Standing waves along trolleys
Standing waves along a line of dynamics trolleys linked by springs make quite a sight - some trolleys stationary while nearby trolleys move quickly.
Apparatus and materials
Dynamics trolleys, 11
Spring holders, 20
Health & Safety and Technical notes
If the model is set up on a table with no raised edge, it is easy for part of it to run off the side of the table. The rest of the model inexorably follows! So it is best set up on a smooth floor, or on a surface provided with barriers along its edges.
Use fairly long dowels and keep the springs down at the bottom of them. Otherwise, the springs have a tendency to fly off and the trolleys scatter.
a For transverse waves, clamp a trolley to one end of a smooth bench and connect the others side by side with springs, as shown. The trolleys are separated so that they can move without hitting each other.
Oscillate the trolley at the unclamped end continuously, to generate a continuous transverse wave down the line of trolleys. Continue and the reflected wave will build up a standing wave pattern.
b For longitudinal waves, connect the trolleys end to end, as shown. (Some trolleys have a projecting front wheel. Such trolleys may have to be linked between their towing pegs with springs.) The springs snap shut when released, so you will need to hold the whole model in tension.
Oscillate the trolley at the unclamped end continuously, to generate a continuous longitudinal wave down the line of trolleys. Continue and the reflected wave will build up a standing wave pattern.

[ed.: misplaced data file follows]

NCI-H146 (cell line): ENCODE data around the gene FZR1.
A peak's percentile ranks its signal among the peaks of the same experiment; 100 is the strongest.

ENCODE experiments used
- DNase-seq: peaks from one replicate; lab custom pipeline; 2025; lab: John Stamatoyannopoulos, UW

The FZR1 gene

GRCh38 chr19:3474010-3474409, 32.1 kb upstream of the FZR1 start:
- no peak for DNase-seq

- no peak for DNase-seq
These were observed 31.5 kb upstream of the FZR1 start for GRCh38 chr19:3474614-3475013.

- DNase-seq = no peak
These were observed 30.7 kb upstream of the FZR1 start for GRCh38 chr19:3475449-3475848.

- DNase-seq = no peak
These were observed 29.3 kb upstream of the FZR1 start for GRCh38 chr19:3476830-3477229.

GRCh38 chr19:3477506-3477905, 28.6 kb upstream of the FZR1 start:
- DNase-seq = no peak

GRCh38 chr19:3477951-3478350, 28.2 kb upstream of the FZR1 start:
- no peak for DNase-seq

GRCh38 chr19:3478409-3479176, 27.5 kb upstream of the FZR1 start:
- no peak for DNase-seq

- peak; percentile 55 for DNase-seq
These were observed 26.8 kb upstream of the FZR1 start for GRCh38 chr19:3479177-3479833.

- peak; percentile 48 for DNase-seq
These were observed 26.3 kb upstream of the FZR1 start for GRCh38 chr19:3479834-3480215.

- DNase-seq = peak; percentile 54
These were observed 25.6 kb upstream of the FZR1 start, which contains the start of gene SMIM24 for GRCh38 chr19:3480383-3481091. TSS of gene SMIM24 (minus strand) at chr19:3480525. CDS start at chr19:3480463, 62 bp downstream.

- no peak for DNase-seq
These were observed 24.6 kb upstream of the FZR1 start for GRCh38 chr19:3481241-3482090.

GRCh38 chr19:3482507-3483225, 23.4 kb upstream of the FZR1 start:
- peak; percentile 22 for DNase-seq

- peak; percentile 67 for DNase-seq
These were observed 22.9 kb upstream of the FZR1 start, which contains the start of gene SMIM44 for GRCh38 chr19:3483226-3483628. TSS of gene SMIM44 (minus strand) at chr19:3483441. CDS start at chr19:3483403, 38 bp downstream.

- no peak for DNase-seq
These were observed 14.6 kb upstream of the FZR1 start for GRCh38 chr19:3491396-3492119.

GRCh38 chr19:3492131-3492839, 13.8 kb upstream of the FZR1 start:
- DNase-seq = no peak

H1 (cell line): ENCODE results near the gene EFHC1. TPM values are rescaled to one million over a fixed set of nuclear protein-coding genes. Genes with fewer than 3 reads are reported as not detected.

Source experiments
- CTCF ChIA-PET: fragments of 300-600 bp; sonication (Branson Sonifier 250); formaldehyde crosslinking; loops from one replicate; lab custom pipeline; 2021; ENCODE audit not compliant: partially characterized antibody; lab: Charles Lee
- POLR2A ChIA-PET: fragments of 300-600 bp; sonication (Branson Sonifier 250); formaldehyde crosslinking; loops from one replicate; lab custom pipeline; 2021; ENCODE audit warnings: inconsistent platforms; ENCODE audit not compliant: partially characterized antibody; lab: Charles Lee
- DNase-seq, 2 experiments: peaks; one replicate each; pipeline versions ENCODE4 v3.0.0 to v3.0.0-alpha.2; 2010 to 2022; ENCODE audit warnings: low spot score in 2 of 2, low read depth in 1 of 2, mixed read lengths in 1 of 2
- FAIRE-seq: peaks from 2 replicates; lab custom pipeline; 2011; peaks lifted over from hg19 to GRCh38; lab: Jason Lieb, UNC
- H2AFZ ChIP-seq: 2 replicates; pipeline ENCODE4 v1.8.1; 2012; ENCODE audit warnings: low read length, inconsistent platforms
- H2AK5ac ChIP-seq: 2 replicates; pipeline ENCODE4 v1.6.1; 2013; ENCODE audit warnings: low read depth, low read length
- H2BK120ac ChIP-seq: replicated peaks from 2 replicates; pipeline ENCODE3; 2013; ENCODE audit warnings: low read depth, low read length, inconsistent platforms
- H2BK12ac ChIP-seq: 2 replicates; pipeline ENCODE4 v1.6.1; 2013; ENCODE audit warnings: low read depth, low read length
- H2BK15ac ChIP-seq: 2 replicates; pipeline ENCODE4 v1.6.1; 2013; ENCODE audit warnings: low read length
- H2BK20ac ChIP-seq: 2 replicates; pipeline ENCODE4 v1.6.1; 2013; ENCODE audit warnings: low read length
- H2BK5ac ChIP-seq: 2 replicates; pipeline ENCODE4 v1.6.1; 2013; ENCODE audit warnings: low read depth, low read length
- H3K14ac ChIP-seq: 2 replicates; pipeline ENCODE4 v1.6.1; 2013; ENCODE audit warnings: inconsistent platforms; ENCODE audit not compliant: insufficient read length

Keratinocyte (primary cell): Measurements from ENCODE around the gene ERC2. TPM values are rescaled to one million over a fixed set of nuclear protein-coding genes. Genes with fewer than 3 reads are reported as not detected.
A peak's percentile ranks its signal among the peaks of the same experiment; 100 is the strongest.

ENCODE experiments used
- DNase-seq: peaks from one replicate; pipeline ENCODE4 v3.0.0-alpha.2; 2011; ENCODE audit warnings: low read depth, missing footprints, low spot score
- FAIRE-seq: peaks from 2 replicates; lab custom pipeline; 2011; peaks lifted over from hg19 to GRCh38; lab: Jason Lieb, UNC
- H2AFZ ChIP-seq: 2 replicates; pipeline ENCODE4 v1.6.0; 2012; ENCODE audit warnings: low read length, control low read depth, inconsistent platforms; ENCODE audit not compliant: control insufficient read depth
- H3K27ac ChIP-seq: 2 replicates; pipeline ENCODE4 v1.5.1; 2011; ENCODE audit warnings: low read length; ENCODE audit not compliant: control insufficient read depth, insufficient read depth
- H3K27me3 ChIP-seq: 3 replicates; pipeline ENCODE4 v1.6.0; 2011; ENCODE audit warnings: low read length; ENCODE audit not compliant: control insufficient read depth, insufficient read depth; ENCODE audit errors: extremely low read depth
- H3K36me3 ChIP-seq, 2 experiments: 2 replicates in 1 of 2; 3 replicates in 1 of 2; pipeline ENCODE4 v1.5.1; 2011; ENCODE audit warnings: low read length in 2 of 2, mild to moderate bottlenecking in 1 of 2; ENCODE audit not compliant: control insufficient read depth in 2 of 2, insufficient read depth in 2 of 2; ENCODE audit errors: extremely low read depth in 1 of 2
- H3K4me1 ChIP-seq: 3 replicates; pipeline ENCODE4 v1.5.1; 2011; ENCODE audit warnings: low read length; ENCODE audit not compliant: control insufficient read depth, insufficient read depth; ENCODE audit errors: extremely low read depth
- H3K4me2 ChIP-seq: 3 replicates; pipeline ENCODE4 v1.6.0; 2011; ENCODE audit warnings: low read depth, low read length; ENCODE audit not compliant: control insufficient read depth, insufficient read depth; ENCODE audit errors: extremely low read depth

1 These arrangements provide a good model of a pulse travelling through a medium in which masses are connected together by spring-like connections. Atoms, at an equilibrium distance, are ‘connected’ by electrical forces, though of course these increase whether the material is compressed or extended.
2 You could investigate how the wave speed is affected by changes in mass and in tension. The mass of each trolley can be doubled by adding loads, and the tension can be doubled by adding extra springs. Doubling the mass of each trolley reduces the wave speed; doubling the tension raises it.
Both modifications change the speed by the same factor (actually 2) and both made together will restore the speed to its original value. Clearly, the wave speed depends upon how long it takes each part of the model to acquire some speed when forces act upon it, as the wave front arrives.
Using a simple mathematical wave model for the trolley system you could predict the wave speed, then measure the speed and compare them. You would find that they fit quite closely.
3 A system like this, with the mass of the wave medium concentrated in discrete lumps with forces between each, does not behave in all respects like a smoothly spread-out medium would do. The system is dispersive: the speed depends upon the wavelength when the wavelength is not much larger than the spacing between parts of the lumped medium. It exhibits 'cut off’: waves of high frequency are not propagated at all.
4 Try moving an end trolley very rapidly to and fro. The next-door trolley oscillates a little, the next oscillates less, and there is something like an exponential decrease of amplitude along the system. No wave energy propagates down the system. (These problems are discussed in The Berkeley Physics Course, vol. 3 Waves.)
This experiment was safety-checked in February 2006